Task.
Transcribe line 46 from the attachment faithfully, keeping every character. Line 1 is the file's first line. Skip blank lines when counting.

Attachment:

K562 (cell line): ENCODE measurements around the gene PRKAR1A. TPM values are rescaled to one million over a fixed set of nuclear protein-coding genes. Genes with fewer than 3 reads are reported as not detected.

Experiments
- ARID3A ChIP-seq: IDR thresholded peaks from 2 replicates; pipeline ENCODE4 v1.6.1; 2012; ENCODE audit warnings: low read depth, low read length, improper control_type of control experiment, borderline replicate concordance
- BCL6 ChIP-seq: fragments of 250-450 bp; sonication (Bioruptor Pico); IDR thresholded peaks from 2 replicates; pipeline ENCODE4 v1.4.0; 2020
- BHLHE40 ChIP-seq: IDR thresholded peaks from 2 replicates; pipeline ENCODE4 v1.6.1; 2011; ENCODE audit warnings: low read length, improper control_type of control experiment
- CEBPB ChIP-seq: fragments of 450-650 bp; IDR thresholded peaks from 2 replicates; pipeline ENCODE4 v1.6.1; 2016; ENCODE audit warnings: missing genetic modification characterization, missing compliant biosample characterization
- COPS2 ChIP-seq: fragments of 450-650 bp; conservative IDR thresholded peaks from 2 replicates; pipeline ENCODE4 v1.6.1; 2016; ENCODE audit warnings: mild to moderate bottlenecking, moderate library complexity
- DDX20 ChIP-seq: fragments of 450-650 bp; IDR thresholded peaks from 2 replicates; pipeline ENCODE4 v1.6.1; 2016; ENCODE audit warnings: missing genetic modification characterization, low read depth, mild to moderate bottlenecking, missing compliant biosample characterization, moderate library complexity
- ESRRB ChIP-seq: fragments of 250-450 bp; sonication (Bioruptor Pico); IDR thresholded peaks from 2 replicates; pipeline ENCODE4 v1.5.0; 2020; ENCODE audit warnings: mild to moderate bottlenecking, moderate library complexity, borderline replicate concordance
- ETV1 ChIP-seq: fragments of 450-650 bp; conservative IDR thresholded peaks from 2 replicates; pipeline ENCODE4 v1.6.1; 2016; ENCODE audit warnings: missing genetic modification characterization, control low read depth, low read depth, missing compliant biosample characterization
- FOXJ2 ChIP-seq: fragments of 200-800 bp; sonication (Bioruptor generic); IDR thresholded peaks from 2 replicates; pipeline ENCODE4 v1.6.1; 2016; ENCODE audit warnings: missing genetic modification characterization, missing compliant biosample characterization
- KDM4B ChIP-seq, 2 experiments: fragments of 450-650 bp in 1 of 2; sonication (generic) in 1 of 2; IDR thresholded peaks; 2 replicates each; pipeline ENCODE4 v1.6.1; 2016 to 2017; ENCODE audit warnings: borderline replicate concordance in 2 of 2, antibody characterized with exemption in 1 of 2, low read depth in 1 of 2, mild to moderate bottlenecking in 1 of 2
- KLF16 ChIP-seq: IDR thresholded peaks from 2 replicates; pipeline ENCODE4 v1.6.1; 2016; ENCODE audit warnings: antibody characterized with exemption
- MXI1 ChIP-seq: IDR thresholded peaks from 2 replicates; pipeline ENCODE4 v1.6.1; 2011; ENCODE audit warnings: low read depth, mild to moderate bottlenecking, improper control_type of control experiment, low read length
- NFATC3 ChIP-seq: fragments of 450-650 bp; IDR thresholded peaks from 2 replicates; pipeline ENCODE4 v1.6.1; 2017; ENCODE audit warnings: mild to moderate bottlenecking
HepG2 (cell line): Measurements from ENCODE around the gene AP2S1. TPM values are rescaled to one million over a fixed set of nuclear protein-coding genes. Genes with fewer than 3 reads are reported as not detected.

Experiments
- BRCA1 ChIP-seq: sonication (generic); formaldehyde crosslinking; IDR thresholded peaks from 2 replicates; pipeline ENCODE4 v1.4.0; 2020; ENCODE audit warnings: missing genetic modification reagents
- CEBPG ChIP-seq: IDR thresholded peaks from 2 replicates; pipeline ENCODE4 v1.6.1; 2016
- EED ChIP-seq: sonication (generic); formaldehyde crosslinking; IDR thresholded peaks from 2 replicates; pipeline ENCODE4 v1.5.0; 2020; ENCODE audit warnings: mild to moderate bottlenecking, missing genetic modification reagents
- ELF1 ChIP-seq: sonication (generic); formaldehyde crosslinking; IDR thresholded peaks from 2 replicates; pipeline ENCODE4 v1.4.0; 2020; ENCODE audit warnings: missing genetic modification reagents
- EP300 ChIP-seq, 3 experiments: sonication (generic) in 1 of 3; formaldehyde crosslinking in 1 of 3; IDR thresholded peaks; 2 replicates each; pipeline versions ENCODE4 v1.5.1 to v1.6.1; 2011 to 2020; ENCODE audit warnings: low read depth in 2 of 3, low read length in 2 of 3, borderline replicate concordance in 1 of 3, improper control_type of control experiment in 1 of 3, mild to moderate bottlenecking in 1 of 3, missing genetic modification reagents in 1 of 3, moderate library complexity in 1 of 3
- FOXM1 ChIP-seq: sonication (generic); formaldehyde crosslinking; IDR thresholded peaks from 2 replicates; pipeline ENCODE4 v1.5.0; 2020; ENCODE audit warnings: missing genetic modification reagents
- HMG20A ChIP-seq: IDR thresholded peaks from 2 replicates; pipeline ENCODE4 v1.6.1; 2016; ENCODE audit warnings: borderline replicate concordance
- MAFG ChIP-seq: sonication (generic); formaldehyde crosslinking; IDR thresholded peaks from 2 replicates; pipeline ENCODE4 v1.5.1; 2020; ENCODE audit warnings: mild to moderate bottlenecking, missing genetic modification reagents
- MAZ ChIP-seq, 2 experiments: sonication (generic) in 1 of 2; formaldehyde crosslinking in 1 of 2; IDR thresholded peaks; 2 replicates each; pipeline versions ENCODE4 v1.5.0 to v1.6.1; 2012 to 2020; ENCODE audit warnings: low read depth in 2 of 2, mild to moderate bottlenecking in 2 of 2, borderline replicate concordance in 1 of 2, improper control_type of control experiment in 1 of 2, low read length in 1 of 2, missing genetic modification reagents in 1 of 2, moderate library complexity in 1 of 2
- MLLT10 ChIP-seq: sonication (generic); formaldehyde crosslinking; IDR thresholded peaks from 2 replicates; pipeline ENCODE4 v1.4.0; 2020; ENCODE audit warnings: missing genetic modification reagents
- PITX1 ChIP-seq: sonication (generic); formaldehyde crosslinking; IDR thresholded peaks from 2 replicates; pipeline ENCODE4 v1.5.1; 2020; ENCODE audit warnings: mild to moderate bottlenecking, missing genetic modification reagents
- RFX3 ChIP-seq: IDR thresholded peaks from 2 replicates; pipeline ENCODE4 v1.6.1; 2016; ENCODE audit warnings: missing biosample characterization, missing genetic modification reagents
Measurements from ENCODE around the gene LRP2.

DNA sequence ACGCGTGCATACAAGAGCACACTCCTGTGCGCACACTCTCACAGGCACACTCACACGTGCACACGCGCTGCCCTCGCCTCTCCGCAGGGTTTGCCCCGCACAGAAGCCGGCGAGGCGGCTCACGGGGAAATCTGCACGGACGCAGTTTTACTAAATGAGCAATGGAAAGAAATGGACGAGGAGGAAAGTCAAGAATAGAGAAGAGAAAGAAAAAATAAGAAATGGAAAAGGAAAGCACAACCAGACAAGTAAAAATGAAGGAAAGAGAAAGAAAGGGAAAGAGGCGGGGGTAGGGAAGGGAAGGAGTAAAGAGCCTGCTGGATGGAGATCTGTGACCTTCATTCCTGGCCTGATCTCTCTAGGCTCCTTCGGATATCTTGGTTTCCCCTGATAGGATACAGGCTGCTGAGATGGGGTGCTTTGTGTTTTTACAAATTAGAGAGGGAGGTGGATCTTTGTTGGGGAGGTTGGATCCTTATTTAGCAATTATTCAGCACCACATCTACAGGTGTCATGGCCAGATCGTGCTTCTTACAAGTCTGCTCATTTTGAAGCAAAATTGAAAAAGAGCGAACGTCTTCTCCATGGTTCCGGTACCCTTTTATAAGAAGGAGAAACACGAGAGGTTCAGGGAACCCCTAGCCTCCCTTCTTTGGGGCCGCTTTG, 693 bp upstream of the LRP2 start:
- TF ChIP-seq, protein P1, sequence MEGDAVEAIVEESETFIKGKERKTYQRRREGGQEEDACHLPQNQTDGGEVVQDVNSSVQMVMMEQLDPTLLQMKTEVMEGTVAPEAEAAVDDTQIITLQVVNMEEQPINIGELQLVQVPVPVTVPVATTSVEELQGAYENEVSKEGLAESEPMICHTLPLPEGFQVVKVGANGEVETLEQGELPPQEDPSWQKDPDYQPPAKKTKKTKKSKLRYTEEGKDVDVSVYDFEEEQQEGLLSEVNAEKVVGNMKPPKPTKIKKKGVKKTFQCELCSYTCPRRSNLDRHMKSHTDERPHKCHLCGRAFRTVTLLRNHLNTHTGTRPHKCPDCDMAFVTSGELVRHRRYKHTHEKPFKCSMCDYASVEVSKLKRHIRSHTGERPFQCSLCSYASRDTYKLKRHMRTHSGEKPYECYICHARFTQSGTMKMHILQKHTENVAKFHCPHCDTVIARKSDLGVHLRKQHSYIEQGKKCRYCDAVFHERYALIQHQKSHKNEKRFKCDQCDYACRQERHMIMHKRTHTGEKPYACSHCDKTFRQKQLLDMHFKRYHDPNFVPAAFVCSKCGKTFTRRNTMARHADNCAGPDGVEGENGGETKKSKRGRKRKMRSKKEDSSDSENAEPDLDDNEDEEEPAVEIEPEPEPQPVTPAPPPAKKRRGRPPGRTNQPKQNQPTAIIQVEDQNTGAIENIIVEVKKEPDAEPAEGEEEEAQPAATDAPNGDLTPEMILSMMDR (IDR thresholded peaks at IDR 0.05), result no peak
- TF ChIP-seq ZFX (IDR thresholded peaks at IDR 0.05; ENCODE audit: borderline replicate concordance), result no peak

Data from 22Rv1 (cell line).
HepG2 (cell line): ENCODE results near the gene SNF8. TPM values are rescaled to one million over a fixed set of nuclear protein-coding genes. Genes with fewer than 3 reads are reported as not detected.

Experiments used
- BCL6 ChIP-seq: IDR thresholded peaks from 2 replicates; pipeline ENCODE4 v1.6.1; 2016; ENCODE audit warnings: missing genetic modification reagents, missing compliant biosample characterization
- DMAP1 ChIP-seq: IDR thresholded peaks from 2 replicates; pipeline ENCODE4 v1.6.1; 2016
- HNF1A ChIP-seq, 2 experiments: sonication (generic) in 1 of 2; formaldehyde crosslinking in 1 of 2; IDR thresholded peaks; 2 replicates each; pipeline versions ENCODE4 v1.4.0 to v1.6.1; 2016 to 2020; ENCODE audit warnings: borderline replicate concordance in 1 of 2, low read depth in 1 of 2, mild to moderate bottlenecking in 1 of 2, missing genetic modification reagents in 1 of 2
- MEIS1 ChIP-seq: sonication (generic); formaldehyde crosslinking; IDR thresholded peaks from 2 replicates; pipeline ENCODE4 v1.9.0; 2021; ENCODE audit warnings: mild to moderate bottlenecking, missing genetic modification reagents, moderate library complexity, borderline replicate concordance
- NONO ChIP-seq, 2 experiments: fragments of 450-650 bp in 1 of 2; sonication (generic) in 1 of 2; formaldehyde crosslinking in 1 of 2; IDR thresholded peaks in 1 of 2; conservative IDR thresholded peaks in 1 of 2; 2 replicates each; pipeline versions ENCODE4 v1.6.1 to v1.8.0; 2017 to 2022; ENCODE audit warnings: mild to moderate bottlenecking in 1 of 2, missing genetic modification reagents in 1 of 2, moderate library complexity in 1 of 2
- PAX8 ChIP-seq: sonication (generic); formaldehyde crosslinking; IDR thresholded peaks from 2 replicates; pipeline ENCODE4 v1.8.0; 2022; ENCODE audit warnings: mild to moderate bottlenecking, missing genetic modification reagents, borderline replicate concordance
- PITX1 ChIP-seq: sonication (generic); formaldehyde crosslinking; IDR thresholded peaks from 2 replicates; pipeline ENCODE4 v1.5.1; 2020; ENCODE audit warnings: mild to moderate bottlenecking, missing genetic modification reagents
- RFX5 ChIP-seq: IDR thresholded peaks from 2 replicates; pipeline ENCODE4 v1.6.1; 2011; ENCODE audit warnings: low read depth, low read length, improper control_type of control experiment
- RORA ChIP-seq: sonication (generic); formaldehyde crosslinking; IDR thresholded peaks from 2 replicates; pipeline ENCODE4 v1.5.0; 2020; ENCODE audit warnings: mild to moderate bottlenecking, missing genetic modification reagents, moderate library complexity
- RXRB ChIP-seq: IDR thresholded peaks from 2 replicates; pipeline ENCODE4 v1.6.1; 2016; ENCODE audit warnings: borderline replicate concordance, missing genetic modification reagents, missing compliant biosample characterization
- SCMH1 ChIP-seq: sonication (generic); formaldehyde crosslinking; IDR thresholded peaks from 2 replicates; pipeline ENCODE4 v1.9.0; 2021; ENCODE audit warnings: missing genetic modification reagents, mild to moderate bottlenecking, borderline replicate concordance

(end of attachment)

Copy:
- RXRB ChIP-seq: IDR thresholded peaks from 2 replicates; pipeline ENCODE4 v1.6.1; 2016; ENCODE audit warnings: borderline replicate concordance, missing genetic modification reagents, missing compliant biosample characterization